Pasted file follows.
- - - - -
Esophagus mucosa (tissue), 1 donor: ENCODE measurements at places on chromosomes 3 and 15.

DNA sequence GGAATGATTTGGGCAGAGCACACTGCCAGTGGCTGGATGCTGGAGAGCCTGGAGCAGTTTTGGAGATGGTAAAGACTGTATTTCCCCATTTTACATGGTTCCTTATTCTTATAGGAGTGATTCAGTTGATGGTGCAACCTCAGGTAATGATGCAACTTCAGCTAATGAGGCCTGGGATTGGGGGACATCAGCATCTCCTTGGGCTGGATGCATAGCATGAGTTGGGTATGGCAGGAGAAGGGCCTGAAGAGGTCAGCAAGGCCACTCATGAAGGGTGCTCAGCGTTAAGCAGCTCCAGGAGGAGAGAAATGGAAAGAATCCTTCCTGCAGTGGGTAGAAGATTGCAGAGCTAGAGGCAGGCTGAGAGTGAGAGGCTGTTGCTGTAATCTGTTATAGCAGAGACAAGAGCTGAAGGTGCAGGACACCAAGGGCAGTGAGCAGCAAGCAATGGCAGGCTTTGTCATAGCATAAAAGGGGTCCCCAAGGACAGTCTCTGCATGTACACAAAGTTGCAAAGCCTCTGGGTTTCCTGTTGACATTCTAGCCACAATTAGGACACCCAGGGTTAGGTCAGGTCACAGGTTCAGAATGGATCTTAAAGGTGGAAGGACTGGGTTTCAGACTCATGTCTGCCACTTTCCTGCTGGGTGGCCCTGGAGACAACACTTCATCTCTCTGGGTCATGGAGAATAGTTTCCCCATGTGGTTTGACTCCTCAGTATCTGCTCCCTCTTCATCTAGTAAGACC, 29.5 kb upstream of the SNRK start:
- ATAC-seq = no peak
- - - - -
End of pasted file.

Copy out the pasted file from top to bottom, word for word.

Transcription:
Esophagus mucosa (tissue), 1 donor: ENCODE measurements at places on chromosomes 3 and 15.

DNA sequence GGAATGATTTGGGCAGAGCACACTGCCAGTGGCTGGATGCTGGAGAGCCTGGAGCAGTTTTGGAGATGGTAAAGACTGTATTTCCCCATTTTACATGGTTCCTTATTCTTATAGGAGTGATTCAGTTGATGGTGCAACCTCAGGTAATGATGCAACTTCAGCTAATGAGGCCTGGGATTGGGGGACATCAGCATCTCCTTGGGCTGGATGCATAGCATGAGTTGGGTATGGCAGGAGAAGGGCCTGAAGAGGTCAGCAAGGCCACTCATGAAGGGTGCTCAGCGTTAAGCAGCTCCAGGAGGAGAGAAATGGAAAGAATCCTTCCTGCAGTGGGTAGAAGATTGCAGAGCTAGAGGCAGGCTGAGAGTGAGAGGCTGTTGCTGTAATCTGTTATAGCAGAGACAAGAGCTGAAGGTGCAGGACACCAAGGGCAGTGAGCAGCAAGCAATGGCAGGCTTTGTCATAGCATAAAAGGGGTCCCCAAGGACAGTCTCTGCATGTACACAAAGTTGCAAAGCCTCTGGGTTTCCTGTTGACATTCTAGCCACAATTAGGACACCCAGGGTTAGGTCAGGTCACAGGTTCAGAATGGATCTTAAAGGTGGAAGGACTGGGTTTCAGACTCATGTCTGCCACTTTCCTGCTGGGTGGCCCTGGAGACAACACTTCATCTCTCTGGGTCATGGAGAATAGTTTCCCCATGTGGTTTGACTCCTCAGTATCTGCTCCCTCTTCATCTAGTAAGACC, 29.5 kb upstream of the SNRK start:
- ATAC-seq = no peak